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News of the Road – Traffic Safety – 11/24/09

November 24, 2009

Thanksgiving week always brings extra media attention to all forms of travel.  From statistics about the average drive and how the recession and gas prices will keep people off the road, to the tradition of interviewing the family in the airport that will  miss their trip to Grandma’s/Aunt Judy’s/Disney World because of delays.

NPR is doing something unique.  They are taking the opportunity to take a larger look at the road system, particularly from the standpoint of safety.   It’s an interesting take.  Road safety is discussed, but rarely from a systemic point of view.  All too often the discussion focuses on one topic, which when isolated does not paint an accurate picture.

I highly recommend that you check out the NPR piece, which seems to be expanding over the course of the week.

So does the NPR piece, at this point, cover all the bases?  Read more to see what Every Road Taken thinks.

As stated above, the NPR piece is a unique and comprehensive look at road safety.  A segment, about road construction was especially interesting.  That said, it seems that NPR is missing the heart of the issue – vehicle operators.

We all are reluctant to blame people for collisions.  Unless they are drinking or texting we find ways to put a crash in more gentle terms; the most common word for the even, accident, immediately absolves the operator from the event itself.  Unfortunately, the large majority of crashes are the result of operator error but the lack of recognition of this problem will result in the problem never being solved.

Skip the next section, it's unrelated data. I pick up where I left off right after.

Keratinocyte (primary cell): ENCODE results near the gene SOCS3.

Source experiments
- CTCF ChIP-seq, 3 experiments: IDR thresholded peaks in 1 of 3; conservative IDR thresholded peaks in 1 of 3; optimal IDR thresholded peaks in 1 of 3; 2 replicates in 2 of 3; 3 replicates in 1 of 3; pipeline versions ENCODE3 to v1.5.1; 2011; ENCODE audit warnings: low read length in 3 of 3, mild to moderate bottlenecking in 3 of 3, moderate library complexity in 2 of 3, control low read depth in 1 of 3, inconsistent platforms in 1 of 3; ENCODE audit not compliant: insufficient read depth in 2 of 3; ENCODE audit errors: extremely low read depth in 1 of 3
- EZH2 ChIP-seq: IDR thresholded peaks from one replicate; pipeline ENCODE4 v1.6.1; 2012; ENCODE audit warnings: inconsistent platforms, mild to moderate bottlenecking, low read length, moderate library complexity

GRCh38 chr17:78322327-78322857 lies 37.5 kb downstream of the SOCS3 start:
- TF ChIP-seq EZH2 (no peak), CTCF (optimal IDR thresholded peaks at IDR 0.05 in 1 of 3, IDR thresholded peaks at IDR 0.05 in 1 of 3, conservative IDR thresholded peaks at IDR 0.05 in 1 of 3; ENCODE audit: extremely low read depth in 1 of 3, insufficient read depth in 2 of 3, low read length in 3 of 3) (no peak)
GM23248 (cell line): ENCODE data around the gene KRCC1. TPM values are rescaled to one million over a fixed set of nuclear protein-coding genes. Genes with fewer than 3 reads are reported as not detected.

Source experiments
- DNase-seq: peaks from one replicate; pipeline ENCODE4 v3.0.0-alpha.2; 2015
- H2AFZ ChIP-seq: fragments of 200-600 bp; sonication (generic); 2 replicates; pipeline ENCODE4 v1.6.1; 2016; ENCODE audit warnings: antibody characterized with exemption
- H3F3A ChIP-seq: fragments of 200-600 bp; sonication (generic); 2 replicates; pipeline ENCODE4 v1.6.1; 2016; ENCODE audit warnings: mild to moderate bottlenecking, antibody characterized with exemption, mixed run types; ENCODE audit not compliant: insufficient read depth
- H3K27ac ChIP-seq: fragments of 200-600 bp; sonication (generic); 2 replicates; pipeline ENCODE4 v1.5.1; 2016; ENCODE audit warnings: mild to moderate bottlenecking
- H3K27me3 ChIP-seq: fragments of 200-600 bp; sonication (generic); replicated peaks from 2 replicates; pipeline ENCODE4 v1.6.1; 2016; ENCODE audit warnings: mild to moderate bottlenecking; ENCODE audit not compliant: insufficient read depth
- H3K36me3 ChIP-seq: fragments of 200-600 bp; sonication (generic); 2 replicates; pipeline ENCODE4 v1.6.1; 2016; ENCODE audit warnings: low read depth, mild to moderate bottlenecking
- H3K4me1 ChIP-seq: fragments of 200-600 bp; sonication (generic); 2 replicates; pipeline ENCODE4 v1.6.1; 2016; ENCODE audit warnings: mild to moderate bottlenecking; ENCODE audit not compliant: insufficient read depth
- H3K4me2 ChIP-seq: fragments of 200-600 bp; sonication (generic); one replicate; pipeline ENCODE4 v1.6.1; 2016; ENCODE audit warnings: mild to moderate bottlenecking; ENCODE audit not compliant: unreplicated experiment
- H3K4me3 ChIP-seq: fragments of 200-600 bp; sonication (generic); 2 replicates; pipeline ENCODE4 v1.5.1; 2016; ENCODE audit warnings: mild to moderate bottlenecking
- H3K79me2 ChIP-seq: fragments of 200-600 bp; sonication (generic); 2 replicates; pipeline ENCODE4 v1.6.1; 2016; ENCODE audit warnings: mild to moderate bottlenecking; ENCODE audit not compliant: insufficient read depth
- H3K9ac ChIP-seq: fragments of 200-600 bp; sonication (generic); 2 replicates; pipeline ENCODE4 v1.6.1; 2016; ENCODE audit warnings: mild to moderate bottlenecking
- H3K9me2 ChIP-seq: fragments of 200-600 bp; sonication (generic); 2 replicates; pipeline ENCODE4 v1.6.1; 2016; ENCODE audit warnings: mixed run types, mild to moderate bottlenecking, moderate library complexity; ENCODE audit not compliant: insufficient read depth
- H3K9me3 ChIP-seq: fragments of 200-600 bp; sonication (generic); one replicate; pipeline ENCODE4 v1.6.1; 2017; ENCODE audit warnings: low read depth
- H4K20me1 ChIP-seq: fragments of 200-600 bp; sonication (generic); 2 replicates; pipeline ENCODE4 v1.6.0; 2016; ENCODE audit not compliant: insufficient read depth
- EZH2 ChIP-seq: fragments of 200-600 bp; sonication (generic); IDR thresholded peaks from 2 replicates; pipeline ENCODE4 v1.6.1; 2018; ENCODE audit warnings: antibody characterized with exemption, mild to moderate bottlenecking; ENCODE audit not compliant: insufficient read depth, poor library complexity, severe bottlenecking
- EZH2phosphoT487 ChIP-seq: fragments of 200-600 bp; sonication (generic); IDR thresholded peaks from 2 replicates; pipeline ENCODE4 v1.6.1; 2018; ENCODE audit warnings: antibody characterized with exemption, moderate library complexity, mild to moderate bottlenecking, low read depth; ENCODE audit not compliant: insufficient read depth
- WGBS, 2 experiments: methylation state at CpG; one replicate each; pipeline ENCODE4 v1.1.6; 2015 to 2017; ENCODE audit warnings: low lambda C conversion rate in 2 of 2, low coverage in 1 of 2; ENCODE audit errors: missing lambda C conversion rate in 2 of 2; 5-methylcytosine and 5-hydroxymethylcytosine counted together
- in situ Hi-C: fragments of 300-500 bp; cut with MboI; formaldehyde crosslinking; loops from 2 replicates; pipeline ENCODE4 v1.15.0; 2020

Do road construction and conditions contribute to collisions?  Of course.  But even ancient roads were designed for vehicles with performance factors exponentially lower than even the most basic vehicle on the road today.  With this extreme increase in the minimum level of performance and unfathomable safety gains, one would expect to see a corresponding decrease in the fatality rate.  Unfortunately this has not occurred.  According to there has been virtually no improvement in the number of fatalities (per capita) in the United States since 1992.  Additionally, in 2001, 11 individual States have a HIGHER number of per capita fatalities than the worst performing country studies(  Most sobering is that motor vehicle accidents are the leading cause of death of individuals aged 1-29.

So vehicle performance is not the issue and vehicle safety is not the issue, but the problem is not solved.  The one thing that has not substantially change in 50 years is drivers training.  Yes the depth and breadth of drivers training has improved, but we are still woefully under trained compared with the rest of the developing world.  Though we commonly think of teenagers are being the most under-trained (they are) no additional training is provided as we age.  The result is how people drive as teenagers is not substantially improved over time.  Allowing “on the job training” with a two ton machine is ludicrous.

The solution? Unfortunately, they won’t be popular.  Increased driver training, graduated licenses, regular retesting, and more aggressive enforcement of existing traffic laws (beyond speeding to include things such as failure to signal when changing lanes, riding in the left lane when not passing, etc.).

So what are your thoughts?  How would you reduce the number of traffic fatalities/vehicle collisions?  Post away in the comments.

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